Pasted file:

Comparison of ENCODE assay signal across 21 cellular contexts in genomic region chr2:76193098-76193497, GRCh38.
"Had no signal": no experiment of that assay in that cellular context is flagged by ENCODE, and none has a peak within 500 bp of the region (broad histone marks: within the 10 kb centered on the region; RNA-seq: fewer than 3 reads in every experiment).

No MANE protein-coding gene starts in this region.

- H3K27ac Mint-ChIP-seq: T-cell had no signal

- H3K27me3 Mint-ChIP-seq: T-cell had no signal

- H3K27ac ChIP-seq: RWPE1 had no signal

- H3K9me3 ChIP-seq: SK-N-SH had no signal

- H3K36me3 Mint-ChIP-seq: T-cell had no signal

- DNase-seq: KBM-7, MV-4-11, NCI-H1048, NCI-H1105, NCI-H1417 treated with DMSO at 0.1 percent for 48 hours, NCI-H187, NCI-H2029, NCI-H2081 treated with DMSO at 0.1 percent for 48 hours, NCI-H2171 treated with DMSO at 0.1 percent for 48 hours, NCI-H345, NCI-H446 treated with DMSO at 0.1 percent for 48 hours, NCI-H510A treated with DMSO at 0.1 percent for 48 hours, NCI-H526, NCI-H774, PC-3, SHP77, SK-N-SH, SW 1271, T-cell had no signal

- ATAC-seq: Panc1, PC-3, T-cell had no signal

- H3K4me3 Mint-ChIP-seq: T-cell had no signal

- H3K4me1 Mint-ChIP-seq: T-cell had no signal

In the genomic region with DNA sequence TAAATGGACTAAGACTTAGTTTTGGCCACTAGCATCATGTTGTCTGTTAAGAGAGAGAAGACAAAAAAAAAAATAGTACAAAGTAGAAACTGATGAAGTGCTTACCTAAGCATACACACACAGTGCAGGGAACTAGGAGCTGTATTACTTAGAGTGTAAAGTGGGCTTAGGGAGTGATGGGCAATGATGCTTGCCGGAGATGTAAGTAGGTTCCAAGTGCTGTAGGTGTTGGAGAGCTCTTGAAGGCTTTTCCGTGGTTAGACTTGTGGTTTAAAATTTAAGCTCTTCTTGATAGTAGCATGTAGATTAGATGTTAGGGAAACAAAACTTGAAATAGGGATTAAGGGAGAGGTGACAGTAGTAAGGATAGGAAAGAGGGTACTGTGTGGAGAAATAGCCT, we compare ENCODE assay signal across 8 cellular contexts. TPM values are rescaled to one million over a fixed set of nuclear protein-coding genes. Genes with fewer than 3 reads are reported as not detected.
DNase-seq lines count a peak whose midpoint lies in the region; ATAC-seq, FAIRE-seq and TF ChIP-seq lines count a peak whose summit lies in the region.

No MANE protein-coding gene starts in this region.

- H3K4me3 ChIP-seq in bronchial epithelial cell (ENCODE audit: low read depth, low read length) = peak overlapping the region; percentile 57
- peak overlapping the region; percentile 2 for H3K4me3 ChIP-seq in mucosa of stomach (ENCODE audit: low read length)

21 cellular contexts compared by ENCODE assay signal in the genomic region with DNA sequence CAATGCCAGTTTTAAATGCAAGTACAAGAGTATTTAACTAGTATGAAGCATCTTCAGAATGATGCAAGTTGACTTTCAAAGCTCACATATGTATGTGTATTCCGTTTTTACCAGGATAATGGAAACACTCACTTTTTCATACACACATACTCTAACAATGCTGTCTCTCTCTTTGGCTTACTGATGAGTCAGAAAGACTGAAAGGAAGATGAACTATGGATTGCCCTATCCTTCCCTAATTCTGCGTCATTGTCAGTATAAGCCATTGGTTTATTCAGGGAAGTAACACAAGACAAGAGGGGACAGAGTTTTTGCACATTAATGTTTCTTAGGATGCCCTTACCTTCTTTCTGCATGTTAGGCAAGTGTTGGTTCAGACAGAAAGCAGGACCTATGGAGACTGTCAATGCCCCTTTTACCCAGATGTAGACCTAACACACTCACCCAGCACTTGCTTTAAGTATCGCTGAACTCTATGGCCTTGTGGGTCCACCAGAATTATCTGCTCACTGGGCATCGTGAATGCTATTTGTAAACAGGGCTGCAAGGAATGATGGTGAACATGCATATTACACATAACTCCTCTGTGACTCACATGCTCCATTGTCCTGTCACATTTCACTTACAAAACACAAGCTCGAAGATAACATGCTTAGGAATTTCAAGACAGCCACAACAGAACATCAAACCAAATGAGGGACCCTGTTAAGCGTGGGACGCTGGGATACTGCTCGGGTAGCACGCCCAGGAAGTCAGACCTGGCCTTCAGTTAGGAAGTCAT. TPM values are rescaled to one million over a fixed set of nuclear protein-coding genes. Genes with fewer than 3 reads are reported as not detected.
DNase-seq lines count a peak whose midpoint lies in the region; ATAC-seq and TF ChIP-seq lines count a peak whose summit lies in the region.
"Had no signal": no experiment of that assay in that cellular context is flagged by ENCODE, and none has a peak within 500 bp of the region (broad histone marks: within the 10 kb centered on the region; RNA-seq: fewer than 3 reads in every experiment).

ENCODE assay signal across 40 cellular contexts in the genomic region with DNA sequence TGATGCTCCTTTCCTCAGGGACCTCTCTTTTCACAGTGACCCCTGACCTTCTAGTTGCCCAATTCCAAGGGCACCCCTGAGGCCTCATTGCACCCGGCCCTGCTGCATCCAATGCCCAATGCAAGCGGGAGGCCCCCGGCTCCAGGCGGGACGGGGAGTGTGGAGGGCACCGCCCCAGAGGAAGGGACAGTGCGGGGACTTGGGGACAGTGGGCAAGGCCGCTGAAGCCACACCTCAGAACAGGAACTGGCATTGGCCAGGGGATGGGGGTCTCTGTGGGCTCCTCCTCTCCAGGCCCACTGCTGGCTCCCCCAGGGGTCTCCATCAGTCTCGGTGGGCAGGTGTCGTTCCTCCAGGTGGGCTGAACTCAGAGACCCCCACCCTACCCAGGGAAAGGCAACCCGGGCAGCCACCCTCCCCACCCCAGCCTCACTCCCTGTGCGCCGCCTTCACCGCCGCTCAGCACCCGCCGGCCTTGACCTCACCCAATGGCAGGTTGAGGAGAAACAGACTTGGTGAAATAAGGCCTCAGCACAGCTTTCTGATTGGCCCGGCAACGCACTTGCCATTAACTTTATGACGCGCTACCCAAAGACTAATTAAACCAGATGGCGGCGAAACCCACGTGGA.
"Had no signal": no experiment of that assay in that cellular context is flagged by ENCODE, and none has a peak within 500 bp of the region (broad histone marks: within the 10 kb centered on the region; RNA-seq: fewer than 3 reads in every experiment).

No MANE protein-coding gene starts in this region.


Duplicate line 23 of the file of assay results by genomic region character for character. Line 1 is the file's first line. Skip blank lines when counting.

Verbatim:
No MANE protein-coding gene starts in this region.